Storytelling is a vital skill to have when talking about climate change. In this episode podcast, I introduce you to novelist Aaron Thier, a master storyteller. In his book Mr. Eternity, Thier takes readers on a 1,000 year odyssey.
The main character calls himself Daniel Defoe. We never learn his real name. Old Dan can’t seem to die. Five different narrators in five different periods from 1500 to 2500 bump into this traveler. The book is brilliant, hilarious, deeply moving, weird. It is essential reading for climate advocates. Learn why Aaron wrote the book and the challenges novelists face when telling climate stories. Aaron also reads extended excerpts from the book.
Coming up next month, Peterson Toscano uses comic storytelling and performance art to re-imagine a well-known Bible story but this time with a climate change twist.
If you like what you hear, you can listen to full episodes of Citizens’ Climate Radio on iTunes, Stitcher Radio, Spotify, SoundCloud, Podbean, Northern Spirit Radio, Google Play, PlayerFM, and TuneIn Radio. Also, feel free to connect with other listeners, suggest program ideas, and respond to programs in the Citizens’ Climate Radio Facebook group or on Twitter at @CitizensCRadio.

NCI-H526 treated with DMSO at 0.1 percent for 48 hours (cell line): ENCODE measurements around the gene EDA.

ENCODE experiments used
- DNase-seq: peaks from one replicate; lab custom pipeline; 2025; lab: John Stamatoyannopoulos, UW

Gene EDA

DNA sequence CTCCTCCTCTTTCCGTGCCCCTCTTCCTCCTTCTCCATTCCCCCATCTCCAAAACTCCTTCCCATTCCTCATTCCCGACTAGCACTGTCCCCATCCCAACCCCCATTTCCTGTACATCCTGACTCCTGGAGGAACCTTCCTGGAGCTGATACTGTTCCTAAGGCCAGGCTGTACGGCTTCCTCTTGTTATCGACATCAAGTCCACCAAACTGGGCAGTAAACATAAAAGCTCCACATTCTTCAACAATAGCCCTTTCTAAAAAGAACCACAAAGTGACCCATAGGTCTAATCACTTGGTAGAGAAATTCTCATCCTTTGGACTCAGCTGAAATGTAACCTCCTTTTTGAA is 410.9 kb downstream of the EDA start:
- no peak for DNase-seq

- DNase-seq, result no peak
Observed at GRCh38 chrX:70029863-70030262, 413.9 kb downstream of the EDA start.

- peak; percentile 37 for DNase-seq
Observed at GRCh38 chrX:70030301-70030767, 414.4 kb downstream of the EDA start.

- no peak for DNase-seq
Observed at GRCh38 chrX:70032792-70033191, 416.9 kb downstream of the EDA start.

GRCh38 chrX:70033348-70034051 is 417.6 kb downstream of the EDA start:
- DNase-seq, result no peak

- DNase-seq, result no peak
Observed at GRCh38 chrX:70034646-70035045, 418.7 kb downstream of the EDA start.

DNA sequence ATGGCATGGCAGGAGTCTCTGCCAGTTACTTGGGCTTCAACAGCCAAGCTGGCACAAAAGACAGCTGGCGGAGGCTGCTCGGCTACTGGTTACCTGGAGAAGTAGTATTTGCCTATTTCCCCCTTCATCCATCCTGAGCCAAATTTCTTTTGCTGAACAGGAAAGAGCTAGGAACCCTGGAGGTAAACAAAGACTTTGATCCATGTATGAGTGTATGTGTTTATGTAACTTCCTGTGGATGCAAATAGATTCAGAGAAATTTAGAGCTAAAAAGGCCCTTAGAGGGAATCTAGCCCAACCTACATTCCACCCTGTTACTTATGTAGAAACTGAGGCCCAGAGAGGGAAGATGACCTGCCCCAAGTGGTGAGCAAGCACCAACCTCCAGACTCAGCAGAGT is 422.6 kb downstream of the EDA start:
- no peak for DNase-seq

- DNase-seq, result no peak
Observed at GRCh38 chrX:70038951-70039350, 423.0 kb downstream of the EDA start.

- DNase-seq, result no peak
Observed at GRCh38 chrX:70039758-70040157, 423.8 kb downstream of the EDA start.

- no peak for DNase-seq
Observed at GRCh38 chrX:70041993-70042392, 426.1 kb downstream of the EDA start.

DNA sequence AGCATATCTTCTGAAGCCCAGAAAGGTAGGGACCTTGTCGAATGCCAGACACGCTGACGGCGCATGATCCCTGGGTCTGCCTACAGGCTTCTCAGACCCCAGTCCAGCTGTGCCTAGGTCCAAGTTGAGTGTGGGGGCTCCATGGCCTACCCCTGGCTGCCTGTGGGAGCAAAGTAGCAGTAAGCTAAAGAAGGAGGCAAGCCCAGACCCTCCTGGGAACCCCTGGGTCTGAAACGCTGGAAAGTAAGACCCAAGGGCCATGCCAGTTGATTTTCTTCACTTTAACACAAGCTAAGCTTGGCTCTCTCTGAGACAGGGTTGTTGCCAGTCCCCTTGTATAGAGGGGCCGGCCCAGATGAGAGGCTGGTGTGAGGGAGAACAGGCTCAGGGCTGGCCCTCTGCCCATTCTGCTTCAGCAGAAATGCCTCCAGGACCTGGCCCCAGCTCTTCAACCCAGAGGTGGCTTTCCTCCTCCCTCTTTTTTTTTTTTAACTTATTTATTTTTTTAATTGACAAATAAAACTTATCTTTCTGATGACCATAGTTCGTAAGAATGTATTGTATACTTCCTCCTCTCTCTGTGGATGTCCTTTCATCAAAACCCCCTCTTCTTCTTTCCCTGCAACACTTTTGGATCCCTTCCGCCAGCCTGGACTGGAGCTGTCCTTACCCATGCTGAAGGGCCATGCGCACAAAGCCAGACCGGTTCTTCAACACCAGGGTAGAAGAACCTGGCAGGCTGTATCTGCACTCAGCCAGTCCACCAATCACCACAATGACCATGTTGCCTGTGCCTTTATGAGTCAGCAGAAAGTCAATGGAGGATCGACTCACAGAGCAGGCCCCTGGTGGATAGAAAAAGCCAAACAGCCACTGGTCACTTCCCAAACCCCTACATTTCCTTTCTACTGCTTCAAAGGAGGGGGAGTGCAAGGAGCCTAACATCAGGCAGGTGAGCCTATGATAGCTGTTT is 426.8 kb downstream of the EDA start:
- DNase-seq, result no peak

(Top image by Matthew Cavanaugh.)
This article is part of The Art House series.
As host of Citizens’ Climate Radio, Peterson Toscano regularly features artists who address climate change in their work. The Art House section of his program includes singer/songwriters, visual artists, comics, creative writers, and playwrights. Through a collaboration with Artists and Climate Change and Citizens’ Climate Education, each month Peterson reissues The Art House for this blog. If you have an idea for The Art House, contact Peterson: radio @ citizensclimatelobby.org
Artists and Climate Change is a blog that tracks artistic responses from all disciplines to the problem of climate change. It is both a study about what is being done, and a resource for anyone interested in the subject. Art has the power to reframe the conversation about our environmental crisis so it is inclusive, constructive, and conducive to action. Art can, and should, shape our values and behavior so we are better equipped to face the formidable challenge in front of us.
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